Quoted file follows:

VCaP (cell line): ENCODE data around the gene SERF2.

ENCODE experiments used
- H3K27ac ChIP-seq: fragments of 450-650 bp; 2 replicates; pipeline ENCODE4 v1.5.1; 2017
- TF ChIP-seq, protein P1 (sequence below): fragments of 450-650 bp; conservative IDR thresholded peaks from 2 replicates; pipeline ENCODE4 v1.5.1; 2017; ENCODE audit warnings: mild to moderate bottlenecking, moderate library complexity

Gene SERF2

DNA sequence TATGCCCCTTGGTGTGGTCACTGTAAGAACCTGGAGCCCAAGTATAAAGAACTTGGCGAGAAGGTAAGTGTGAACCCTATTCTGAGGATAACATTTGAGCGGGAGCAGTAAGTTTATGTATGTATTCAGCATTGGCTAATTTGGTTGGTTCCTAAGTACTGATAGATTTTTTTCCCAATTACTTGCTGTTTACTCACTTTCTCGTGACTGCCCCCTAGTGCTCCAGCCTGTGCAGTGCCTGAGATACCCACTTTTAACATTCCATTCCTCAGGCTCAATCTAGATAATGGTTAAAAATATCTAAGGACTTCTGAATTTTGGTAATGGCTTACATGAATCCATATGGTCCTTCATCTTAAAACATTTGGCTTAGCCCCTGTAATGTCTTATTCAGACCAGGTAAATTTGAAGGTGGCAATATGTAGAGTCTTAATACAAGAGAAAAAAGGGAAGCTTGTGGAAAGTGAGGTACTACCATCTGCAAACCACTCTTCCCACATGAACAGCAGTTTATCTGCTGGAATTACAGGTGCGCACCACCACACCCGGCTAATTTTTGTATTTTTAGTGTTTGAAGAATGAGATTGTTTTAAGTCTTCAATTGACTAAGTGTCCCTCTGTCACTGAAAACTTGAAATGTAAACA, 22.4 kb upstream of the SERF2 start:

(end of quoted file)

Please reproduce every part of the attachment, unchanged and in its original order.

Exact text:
VCaP (cell line): ENCODE data around the gene SERF2.

ENCODE experiments used
- H3K27ac ChIP-seq: fragments of 450-650 bp; 2 replicates; pipeline ENCODE4 v1.5.1; 2017
- TF ChIP-seq, protein P1 (sequence below): fragments of 450-650 bp; conservative IDR thresholded peaks from 2 replicates; pipeline ENCODE4 v1.5.1; 2017; ENCODE audit warnings: mild to moderate bottlenecking, moderate library complexity

Gene SERF2

DNA sequence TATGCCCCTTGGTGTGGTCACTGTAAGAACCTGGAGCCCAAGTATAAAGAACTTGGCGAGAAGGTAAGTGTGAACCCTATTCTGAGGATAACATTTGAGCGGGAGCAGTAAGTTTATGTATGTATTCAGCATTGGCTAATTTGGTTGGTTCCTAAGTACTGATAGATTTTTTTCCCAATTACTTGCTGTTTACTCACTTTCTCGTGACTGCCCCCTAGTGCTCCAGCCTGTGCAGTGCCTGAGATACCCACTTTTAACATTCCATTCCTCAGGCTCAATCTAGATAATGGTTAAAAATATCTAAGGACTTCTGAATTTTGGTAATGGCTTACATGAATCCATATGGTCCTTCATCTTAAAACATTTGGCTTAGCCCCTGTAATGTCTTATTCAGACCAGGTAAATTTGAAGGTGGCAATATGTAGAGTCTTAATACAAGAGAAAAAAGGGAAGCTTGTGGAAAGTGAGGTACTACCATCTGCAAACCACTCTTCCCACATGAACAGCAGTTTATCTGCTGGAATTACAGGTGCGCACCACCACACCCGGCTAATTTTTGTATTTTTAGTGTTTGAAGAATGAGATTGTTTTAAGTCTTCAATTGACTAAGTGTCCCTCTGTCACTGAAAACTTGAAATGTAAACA, 22.4 kb upstream of the SERF2 start: